From the outset, the authorities were under pressure, whether real or perceived, of the tight deadline to replace the LATTICE system. This was partly a result of underestimating the profoundness of the transition to the whole-government paradigm. Complicated nature of the QH awards system and misconceptions amongst the users about the nature of the new payroll system added to the woes. Importantly, various departments in Queensland were averse to the Shared Services concept as they wanted customised services for their department. This increased the complexity and cost. This implies that the stakeholder involvement was not proper. Further, past unsuccessful experience regarding payroll implementation in the Department of Housing was also ignored. Organisational changes, e.g. shift to the prime contractor model, were made without adequate thought and proper authority. Scoping and budgeting of the project was unrealistic. QH was not the client department, and hence there were gaps in understanding its business requirements (Chesterman, 2013).
Improper involvement and undue influence of private consultants with vested interests biased the system and diminished the chances of success even further. Further, there was no Conflicts Register to declare conflicts of interest. Mr Terence Burns, a key player in the selection of the prime contractor, was an ex-IBM employee. He should have been disallowed from participating in the process. It was later found that Burns favoured IBM during the May 2007 review. The selection process was rushed, improper and unfair. As a result of scoping and budgeting errors, IBM was not able to deliver a functional system, even in its diminished role. The warning signs were ignored and bars were lowered. Ad-hoc decisions continued throughout the project. The Defect Management Plan was also inadequate and there was no business continuity plan to provide for unforeseen circumstances. Diffusion and fluidity of the governance structure added to the woes. There was sub-optimal contract administration as IBM managed to go scot free. ‘Unwarranted urgency and a lack of diligence’ on the part of government officials was a major factor that contributed to the dismal failure of the endeavour (Chesterman, 2013).
Val IT Framework 2.0 supports the organisation’s goal of creating optimal value from IT investments, at an acceptable cost and risk. Val IT is guided by its principles which are enabled by key management practices. The management practices are monitored by comparing the performance with the goals and metrics (ITGI, 2008, p. 11) The Val IT principles state that IT-enabled investments should be managed like a portfolio of investments, they should have a comprehensive scope of activities for achieving business value, and they should be managed over their entire economic life-cycle. All stakeholders should be involved and made accountable for effective delivery. The delivery process should be monitored, evaluated and evolved continuously. These principles should be applied to the three Val IT domains, namely Value Governance, Portfolio Management and Investment Management (ITGI, 2008, p. 12).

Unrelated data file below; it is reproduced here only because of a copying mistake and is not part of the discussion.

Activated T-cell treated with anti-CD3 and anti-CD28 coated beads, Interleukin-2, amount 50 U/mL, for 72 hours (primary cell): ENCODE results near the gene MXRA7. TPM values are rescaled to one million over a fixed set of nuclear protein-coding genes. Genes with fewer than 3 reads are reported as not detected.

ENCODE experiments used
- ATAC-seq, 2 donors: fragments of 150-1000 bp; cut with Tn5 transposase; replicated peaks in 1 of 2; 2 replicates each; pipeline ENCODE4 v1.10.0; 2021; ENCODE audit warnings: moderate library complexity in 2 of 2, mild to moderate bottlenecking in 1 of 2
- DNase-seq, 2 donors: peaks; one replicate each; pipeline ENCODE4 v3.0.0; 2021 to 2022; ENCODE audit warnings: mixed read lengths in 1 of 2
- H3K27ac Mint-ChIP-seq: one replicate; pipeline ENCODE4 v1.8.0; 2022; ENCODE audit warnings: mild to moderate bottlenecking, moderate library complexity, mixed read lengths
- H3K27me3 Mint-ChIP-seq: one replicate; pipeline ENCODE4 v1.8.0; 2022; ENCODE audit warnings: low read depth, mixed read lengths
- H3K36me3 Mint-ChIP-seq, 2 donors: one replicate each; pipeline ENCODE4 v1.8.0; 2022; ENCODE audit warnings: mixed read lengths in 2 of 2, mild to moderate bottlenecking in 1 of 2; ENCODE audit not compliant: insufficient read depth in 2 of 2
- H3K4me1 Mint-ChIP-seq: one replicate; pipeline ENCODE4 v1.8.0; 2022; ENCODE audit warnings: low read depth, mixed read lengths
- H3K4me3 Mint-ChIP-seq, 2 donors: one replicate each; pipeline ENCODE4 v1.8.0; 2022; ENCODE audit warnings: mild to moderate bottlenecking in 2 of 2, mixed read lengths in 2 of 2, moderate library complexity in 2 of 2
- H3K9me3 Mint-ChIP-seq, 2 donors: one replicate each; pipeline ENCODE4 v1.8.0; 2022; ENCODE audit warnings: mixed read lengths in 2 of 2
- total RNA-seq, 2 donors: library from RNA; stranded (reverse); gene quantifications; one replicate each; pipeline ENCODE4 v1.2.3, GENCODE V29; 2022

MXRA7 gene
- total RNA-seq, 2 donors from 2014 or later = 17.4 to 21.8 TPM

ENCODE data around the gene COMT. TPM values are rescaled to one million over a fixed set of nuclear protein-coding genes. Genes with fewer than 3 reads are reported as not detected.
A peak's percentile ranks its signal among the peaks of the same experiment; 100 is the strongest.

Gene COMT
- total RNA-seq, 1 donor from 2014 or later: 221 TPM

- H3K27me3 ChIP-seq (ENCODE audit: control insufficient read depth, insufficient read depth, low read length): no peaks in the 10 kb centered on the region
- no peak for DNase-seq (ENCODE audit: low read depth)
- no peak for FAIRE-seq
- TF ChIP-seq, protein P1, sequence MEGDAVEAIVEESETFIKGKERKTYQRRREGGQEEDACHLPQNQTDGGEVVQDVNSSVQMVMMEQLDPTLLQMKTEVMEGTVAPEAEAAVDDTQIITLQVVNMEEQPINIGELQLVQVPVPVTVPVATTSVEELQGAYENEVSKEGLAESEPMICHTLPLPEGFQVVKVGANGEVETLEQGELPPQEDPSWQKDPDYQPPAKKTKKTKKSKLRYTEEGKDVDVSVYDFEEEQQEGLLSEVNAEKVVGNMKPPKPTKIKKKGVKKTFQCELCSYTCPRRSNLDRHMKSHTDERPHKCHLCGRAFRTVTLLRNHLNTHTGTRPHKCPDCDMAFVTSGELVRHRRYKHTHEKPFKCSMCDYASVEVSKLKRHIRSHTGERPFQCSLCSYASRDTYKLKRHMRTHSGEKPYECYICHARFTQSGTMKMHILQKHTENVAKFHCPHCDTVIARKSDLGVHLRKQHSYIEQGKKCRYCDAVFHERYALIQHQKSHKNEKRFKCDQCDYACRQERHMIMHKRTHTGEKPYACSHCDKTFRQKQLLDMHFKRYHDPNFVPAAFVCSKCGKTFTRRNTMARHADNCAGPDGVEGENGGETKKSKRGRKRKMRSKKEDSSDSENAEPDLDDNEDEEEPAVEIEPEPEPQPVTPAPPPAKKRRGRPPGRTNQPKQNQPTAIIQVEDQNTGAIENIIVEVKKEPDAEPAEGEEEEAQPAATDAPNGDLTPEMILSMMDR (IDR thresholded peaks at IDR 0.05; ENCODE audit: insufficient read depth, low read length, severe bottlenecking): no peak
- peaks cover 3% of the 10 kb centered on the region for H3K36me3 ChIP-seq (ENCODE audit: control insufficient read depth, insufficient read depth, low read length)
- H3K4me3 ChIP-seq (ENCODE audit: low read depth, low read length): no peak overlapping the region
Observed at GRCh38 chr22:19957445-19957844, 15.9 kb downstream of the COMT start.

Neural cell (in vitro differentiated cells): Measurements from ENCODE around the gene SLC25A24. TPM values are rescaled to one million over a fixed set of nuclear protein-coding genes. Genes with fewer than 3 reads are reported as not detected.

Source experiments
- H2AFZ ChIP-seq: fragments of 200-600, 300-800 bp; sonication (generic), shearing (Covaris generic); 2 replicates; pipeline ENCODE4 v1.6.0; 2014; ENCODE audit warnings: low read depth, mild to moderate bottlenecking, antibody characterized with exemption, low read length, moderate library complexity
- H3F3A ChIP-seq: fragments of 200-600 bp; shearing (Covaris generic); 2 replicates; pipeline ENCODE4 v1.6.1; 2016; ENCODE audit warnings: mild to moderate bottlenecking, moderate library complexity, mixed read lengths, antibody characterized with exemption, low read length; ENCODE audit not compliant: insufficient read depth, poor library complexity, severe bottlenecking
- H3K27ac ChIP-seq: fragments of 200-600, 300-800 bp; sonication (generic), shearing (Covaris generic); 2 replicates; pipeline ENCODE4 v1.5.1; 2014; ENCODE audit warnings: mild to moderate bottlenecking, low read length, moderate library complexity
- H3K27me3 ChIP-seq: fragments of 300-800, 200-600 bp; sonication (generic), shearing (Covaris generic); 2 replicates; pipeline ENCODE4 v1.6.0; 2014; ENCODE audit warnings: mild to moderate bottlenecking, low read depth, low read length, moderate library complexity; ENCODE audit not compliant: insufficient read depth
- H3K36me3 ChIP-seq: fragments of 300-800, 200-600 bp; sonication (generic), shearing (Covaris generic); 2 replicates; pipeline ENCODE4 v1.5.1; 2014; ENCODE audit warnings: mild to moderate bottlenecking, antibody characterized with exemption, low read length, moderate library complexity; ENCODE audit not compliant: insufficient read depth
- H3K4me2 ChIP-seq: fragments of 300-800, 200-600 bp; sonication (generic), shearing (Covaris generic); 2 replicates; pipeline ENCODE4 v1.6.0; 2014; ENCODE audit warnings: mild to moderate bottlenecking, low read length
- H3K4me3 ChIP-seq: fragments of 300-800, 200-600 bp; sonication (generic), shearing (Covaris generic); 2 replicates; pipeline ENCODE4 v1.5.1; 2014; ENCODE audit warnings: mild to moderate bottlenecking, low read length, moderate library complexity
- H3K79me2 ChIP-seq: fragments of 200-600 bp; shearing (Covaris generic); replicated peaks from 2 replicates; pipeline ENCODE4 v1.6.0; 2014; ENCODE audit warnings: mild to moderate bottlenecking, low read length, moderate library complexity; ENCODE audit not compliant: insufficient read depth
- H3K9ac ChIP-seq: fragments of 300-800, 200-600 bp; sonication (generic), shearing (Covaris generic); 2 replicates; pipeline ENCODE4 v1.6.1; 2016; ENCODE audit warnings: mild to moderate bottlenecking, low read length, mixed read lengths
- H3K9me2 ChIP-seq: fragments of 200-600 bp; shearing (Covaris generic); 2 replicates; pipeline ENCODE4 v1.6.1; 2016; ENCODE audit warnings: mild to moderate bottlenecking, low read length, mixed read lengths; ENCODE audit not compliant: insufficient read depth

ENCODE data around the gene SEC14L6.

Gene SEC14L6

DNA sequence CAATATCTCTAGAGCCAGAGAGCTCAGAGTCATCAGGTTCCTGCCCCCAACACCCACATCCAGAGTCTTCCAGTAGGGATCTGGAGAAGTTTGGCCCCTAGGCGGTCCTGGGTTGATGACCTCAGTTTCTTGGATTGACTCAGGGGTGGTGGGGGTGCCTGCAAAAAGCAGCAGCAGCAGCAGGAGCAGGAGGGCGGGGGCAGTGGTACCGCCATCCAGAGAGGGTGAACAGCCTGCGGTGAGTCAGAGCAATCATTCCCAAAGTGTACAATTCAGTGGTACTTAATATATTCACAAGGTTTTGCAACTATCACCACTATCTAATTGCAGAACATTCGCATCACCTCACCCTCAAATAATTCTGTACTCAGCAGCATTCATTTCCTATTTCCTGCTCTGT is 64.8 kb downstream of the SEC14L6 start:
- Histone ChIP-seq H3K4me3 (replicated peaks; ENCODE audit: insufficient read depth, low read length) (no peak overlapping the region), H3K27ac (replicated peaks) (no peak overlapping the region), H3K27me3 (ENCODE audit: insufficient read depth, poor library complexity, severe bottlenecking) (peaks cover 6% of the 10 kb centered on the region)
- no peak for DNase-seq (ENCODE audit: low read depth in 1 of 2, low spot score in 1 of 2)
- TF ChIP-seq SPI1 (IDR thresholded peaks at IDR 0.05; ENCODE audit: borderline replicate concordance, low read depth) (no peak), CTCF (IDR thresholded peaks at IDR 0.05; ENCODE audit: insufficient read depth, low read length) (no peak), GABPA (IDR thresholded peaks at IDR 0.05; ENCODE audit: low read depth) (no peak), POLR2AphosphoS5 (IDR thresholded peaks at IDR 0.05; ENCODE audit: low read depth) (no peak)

The main focus of Value Governance (VG) domain is to deliver business value by establishing governance practices that link enterprise strategy with the portfolio of IT-enabled investment programmes. The Portfolio Management (PM) domain delivers business value by managing the overall investment portfolio to optimise their value to the enterprise. The Investment Management (IM) domain manages the results of various investment programmes, including the various changes resulting from the business and IT projects that are part of the programmes (ITGI, 2008, p. 24).
Val IT 2.0 takes the enterprise governance view, and focuses on two of the four fundamental IT governance-related questions, namely the strategic question and the value question. The questions are ‘Are we doing the right things?’ and ‘Are we getting the benefits?’. The strategic question focuses on asking whether the investment is in line with the vision, business principles, and strategic objectives. The value questions seeks to find out whether there is a clear and shared understanding of what benefits can be expected from the investment, and who is accountable for realizing the benefits. Relevant metrics and processes are a must to realize the benefits (ITGI, 2008, p. 9).